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I'm implementing power management support for an embedded linux device. The requirement is to perform system suspend to memory when there's nothing left to run in the system and the next timer event is far enough. I'm intending to base on existing kernel enter_state() function
Initially I planned to call my code from the cpu_idle() function (idle kernel thread) since it is run when there's nothing left to run in the system. But I encountered a problem that the enter_state() eventually calls schedule() function and then I get an error message: "bad: scheduling from the idle thread!"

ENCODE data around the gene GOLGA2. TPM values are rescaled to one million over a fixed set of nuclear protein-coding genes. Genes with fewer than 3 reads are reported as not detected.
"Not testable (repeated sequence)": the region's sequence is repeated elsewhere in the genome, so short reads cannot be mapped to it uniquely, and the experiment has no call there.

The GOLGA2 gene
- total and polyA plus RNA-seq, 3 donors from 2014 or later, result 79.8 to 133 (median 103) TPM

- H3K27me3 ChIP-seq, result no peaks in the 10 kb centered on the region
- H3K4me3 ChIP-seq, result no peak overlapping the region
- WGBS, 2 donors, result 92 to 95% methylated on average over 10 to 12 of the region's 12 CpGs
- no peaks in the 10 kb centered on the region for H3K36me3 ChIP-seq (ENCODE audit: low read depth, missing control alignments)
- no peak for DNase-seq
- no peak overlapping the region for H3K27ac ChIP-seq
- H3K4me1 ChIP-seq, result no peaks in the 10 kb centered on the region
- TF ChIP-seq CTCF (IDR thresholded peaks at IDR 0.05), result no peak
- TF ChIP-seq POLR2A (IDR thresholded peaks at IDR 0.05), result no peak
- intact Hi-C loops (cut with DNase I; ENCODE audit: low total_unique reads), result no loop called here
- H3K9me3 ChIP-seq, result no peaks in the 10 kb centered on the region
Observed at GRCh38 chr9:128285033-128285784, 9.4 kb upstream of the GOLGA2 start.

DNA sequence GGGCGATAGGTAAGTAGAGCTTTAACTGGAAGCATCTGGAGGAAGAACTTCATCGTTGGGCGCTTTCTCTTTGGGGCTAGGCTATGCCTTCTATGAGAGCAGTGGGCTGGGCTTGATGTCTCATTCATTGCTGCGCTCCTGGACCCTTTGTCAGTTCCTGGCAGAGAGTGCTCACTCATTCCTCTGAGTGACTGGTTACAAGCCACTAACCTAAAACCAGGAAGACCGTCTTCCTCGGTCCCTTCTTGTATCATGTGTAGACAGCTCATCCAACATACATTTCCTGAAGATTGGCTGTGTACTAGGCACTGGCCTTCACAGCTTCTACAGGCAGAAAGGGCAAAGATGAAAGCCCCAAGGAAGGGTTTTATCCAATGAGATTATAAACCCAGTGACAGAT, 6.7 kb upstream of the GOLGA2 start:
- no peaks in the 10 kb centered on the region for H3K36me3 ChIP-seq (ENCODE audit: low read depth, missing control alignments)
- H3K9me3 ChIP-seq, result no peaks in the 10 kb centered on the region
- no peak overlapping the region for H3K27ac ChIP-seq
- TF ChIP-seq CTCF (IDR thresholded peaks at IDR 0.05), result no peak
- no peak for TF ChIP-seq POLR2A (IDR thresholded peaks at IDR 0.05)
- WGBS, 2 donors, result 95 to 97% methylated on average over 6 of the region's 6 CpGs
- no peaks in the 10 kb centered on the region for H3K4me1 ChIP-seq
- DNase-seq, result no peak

So I concluded that I'll have to create my own kernel thread but with the lowest and static priority. My question is how that can be done?
And another question: do you see any potential problems in such implementation?

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up vote 1 down vote accepted

You can create a kernel daemon thread with the scheduling policy set to SCHED_BATCH or SCHED_IDLE. These run only if there are no more process in run queue to schedule. You can extend this to create the one such daemon thread on each cpu. suspend device logic can be initiated here inside the thread.

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Thanks! I'll try that – alexa Sep 5 '12 at 5:40

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